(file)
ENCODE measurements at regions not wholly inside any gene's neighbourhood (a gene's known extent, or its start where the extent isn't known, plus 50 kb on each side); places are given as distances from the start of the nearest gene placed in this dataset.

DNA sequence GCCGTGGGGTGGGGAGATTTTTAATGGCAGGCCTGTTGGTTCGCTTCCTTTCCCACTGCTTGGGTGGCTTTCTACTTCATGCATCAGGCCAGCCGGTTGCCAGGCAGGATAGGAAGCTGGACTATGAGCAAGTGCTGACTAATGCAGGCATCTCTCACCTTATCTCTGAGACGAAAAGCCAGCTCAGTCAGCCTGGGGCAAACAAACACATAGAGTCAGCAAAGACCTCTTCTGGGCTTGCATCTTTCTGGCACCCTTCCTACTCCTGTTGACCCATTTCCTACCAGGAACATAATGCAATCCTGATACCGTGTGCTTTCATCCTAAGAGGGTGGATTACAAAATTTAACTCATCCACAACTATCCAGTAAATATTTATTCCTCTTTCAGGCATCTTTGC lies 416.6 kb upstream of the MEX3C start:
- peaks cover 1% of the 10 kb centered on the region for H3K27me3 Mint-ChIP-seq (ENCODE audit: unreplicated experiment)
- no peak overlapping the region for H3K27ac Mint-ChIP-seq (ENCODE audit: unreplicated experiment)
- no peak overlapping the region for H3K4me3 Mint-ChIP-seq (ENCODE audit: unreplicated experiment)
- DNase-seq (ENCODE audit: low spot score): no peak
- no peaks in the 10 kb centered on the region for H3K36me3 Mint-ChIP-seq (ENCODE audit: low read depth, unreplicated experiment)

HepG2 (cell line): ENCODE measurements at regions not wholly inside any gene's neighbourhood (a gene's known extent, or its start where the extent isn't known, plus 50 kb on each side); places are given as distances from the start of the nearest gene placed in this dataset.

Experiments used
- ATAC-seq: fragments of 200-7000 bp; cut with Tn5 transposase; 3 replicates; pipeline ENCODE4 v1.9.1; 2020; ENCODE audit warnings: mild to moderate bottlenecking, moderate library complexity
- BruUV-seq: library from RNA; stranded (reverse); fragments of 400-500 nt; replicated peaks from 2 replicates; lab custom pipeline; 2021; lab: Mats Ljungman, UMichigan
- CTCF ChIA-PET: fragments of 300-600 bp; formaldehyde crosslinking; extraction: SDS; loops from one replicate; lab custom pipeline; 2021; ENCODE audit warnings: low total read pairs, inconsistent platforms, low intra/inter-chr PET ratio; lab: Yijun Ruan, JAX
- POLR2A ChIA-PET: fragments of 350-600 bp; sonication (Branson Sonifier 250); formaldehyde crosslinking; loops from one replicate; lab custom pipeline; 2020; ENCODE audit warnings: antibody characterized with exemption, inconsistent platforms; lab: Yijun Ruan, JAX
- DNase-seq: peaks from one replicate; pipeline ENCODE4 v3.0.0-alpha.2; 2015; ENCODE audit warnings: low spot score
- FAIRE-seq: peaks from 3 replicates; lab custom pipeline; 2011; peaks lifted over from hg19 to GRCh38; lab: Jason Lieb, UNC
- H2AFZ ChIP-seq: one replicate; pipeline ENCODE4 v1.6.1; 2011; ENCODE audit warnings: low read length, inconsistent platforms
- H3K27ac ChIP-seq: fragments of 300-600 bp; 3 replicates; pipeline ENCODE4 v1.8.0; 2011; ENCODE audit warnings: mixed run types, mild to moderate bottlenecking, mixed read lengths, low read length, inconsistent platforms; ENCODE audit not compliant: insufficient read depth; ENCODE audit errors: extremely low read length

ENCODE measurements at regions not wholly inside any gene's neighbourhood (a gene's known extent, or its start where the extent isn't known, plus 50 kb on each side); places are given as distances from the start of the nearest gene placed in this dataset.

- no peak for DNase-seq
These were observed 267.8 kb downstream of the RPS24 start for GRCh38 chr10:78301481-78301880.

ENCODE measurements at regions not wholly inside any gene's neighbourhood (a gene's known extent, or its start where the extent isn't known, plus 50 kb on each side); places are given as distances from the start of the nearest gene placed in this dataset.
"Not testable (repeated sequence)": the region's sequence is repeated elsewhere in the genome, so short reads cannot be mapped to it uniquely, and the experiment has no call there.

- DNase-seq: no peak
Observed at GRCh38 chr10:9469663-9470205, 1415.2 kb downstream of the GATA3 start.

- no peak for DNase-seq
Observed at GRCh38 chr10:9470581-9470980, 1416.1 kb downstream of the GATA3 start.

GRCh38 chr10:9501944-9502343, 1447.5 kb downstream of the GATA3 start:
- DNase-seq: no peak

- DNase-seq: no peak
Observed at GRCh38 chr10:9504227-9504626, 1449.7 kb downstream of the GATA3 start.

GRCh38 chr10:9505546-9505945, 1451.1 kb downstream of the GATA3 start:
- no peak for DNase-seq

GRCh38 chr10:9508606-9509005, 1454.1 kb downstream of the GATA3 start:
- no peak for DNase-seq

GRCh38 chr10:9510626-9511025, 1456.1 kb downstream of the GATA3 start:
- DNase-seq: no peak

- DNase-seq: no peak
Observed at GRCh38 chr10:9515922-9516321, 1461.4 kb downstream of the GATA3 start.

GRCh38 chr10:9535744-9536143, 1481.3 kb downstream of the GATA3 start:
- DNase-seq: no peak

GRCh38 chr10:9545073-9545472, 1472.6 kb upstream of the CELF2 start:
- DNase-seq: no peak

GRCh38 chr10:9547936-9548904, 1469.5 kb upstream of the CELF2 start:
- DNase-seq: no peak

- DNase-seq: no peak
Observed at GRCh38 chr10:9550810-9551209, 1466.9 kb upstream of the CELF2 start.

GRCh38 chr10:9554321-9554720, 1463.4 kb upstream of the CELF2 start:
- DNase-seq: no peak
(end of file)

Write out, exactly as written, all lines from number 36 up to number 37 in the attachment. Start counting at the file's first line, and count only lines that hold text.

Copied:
- DNase-seq: no peak

- DNase-seq: no peak